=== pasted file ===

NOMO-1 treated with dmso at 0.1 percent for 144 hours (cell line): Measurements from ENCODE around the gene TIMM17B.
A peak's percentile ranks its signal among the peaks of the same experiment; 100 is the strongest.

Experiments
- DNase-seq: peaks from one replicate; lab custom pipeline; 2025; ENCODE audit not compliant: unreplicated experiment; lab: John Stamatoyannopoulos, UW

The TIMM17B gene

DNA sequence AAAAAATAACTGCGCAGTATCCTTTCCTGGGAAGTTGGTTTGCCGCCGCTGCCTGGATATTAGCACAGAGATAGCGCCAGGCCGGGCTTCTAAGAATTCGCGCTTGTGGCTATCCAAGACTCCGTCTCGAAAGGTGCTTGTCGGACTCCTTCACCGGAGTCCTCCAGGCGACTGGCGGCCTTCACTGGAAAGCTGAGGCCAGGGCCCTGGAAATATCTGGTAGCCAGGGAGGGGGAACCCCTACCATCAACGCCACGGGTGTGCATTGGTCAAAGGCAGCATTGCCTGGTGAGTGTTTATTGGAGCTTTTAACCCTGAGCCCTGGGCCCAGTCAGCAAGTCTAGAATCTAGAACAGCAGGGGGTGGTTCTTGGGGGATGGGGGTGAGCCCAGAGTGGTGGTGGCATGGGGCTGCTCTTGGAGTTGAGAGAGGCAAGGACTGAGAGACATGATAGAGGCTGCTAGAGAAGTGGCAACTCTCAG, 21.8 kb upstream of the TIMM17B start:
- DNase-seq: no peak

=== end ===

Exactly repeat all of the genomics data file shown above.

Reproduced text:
NOMO-1 treated with dmso at 0.1 percent for 144 hours (cell line): Measurements from ENCODE around the gene TIMM17B.
A peak's percentile ranks its signal among the peaks of the same experiment; 100 is the strongest.

Experiments
- DNase-seq: peaks from one replicate; lab custom pipeline; 2025; ENCODE audit not compliant: unreplicated experiment; lab: John Stamatoyannopoulos, UW

The TIMM17B gene

DNA sequence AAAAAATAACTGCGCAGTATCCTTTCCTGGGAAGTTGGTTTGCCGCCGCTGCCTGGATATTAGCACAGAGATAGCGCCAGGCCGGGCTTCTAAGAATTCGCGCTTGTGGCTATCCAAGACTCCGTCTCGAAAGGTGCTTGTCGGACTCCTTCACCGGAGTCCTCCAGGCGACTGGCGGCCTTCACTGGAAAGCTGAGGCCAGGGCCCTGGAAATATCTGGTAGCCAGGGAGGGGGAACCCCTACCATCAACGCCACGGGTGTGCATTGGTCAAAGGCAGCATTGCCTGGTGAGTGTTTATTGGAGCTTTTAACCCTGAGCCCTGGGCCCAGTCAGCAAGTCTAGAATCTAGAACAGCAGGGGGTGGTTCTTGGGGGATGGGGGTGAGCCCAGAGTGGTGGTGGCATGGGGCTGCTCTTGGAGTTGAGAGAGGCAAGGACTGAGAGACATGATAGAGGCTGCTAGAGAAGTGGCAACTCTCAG, 21.8 kb upstream of the TIMM17B start:
- DNase-seq: no peak